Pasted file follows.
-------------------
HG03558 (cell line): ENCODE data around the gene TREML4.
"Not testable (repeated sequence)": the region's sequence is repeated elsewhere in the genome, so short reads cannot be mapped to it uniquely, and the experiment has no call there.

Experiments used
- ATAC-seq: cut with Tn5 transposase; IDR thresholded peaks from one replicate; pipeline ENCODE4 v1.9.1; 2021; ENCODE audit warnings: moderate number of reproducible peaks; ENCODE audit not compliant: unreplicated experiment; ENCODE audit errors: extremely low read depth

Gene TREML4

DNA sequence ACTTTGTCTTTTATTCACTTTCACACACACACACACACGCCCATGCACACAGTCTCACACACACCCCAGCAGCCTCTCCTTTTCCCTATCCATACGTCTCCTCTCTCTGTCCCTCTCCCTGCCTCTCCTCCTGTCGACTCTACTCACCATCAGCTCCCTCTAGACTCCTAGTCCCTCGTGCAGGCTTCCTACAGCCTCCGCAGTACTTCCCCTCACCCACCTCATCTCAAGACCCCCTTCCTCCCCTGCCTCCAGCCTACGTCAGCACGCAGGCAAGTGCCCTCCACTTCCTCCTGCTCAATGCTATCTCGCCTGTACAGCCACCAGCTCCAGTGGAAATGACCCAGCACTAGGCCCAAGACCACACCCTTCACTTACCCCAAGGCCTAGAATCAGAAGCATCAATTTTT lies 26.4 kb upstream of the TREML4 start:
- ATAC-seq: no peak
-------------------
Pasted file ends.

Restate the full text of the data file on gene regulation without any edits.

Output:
HG03558 (cell line): ENCODE data around the gene TREML4.
"Not testable (repeated sequence)": the region's sequence is repeated elsewhere in the genome, so short reads cannot be mapped to it uniquely, and the experiment has no call there.

Experiments used
- ATAC-seq: cut with Tn5 transposase; IDR thresholded peaks from one replicate; pipeline ENCODE4 v1.9.1; 2021; ENCODE audit warnings: moderate number of reproducible peaks; ENCODE audit not compliant: unreplicated experiment; ENCODE audit errors: extremely low read depth

Gene TREML4

DNA sequence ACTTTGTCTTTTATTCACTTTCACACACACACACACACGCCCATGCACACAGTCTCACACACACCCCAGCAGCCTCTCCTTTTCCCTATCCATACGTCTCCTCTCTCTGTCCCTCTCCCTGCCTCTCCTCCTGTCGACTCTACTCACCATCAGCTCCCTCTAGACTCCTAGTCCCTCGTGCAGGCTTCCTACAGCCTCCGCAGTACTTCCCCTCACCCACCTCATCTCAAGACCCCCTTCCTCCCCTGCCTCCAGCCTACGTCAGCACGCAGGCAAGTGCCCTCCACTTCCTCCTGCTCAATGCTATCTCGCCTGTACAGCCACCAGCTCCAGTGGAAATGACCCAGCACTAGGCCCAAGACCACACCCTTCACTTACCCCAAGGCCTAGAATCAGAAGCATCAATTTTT lies 26.4 kb upstream of the TREML4 start:
- ATAC-seq: no peak